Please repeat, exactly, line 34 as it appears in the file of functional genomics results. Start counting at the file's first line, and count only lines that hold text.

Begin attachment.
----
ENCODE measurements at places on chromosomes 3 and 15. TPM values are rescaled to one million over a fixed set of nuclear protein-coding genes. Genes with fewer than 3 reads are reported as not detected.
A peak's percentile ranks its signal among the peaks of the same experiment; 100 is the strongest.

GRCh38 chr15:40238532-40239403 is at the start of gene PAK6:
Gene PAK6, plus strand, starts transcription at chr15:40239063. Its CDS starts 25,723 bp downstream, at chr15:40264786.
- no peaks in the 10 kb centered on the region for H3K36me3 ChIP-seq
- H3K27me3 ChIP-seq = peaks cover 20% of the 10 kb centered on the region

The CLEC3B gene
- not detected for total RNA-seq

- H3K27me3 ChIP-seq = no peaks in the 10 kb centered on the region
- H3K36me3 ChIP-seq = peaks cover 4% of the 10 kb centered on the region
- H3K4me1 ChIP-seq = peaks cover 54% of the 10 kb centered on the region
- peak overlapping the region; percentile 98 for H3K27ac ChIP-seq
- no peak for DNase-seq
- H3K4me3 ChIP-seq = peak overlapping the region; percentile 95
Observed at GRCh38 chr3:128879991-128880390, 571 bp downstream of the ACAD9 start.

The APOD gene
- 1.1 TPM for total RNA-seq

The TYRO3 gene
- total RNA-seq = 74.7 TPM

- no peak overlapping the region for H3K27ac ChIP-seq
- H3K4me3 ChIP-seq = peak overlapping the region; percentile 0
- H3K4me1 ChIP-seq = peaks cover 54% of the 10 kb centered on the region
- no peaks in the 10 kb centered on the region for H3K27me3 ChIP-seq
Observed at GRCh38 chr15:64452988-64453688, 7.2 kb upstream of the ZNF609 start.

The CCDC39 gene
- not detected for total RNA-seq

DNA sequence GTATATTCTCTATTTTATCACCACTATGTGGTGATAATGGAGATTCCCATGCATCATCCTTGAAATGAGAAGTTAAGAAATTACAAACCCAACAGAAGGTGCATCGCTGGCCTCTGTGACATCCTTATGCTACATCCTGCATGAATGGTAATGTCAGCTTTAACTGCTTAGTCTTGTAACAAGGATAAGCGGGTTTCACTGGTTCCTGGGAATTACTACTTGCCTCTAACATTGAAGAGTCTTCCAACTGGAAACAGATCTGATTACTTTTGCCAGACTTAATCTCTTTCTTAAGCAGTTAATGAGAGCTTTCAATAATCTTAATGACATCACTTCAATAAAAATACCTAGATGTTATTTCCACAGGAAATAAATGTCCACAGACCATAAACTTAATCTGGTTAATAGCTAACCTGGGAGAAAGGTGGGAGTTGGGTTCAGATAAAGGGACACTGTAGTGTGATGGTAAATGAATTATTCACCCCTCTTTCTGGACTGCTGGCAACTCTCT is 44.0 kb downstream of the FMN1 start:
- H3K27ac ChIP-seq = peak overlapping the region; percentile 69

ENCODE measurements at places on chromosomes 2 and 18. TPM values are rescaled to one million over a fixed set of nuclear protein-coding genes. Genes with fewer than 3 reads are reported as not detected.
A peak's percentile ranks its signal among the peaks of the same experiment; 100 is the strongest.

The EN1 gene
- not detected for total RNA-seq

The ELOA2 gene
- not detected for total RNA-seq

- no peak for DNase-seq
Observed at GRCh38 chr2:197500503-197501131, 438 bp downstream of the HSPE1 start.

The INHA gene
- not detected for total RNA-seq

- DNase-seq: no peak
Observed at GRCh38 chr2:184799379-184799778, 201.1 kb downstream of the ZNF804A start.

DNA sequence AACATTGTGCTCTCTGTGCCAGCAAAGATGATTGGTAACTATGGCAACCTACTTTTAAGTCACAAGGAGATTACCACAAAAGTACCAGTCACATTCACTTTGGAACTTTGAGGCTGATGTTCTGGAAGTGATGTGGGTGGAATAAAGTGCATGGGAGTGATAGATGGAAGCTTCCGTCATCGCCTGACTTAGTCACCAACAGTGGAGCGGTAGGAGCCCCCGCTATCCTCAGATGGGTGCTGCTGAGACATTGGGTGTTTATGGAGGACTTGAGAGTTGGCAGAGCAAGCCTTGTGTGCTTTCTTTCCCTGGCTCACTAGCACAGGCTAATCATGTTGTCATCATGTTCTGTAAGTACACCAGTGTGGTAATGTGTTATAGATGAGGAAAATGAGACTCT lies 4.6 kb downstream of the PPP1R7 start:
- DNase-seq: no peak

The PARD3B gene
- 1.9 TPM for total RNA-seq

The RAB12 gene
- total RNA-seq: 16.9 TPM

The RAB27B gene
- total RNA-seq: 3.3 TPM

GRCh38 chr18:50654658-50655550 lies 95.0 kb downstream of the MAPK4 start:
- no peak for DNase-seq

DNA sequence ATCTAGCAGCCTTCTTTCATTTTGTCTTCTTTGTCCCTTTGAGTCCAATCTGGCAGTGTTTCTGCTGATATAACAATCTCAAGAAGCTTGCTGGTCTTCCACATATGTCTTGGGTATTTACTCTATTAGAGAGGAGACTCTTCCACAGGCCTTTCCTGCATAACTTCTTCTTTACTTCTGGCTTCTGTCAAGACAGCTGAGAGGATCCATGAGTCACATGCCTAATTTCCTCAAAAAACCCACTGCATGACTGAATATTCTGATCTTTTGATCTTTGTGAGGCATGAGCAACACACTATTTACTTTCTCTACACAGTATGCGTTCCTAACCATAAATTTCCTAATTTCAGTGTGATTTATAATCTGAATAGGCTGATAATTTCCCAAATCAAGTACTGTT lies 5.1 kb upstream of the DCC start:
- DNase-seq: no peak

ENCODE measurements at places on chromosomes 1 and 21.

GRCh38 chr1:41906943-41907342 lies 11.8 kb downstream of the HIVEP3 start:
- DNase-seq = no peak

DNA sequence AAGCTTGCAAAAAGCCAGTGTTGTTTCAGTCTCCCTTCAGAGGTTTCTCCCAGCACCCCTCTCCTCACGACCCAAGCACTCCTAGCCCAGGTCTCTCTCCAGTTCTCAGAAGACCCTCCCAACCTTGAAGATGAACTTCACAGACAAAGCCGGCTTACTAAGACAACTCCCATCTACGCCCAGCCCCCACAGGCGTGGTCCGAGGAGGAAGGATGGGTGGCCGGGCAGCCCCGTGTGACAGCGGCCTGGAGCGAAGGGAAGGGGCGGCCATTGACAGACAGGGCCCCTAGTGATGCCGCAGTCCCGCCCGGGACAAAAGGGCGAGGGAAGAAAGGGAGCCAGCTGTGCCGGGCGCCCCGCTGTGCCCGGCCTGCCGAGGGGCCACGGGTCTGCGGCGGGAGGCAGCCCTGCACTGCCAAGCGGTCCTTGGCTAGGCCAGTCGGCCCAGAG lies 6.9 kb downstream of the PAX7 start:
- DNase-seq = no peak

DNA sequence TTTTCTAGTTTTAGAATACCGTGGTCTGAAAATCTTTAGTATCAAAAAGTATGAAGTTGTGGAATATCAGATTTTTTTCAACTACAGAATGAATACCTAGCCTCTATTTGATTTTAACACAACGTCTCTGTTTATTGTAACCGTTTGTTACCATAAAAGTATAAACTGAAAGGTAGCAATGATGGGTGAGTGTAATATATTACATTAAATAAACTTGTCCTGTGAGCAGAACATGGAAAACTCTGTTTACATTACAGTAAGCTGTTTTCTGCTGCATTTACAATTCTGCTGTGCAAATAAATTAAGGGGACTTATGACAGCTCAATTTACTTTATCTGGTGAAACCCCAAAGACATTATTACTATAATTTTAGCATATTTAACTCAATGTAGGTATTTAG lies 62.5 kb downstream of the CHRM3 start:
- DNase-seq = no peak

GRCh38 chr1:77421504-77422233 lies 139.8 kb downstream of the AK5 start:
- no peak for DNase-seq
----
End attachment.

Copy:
- not detected for total RNA-seq